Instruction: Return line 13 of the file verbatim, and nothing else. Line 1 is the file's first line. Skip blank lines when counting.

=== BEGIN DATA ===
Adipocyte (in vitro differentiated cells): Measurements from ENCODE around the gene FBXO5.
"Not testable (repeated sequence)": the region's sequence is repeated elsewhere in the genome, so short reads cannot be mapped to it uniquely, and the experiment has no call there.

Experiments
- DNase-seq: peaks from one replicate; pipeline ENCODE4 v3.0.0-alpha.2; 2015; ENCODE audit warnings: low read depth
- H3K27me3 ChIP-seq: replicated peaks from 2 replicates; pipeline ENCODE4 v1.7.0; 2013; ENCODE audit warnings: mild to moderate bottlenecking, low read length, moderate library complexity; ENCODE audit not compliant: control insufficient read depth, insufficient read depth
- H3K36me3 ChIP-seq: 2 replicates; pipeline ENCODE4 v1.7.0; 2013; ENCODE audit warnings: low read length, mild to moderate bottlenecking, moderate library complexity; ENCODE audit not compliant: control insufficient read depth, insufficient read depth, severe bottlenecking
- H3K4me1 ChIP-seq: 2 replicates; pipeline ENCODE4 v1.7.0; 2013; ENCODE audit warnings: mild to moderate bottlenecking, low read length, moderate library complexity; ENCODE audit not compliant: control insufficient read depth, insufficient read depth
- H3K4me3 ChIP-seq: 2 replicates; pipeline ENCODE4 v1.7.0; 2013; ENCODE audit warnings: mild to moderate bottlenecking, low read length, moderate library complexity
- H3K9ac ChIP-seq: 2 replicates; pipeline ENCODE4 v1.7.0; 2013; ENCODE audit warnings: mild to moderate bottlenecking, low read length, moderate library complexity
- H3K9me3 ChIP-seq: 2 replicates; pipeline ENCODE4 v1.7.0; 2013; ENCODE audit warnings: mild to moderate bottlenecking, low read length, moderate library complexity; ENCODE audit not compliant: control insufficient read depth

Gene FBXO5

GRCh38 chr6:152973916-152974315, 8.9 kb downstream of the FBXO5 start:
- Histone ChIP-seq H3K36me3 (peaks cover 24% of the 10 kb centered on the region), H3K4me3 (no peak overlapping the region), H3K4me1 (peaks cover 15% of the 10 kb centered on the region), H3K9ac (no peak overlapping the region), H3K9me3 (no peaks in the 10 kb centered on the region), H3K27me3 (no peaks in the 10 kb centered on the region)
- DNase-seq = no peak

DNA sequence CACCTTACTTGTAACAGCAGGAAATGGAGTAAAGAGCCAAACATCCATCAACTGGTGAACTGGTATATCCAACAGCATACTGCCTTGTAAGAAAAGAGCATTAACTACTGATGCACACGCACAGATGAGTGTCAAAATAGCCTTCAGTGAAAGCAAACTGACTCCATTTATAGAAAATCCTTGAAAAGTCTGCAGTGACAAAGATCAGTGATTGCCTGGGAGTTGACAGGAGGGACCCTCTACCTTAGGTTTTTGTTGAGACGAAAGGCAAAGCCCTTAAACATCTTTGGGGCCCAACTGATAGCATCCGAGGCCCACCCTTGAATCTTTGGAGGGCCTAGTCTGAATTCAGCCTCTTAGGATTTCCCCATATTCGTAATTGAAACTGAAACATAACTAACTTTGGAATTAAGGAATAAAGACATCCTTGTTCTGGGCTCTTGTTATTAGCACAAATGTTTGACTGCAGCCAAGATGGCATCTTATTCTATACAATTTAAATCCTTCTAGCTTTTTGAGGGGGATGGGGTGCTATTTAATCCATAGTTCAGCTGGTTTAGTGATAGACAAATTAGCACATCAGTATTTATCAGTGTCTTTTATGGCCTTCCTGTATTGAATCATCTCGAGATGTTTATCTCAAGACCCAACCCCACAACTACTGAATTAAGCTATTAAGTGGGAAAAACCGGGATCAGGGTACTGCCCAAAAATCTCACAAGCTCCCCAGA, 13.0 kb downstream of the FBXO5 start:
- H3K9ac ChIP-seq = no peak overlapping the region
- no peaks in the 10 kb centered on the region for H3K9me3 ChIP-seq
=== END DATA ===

- Histone ChIP-seq H3K36me3 (peaks cover 24% of the 10 kb centered on the region), H3K4me3 (no peak overlapping the region), H3K4me1 (peaks cover 15% of the 10 kb centered on the region), H3K9ac (no peak overlapping the region), H3K9me3 (no peaks in the 10 kb centered on the region), H3K27me3 (no peaks in the 10 kb centered on the region)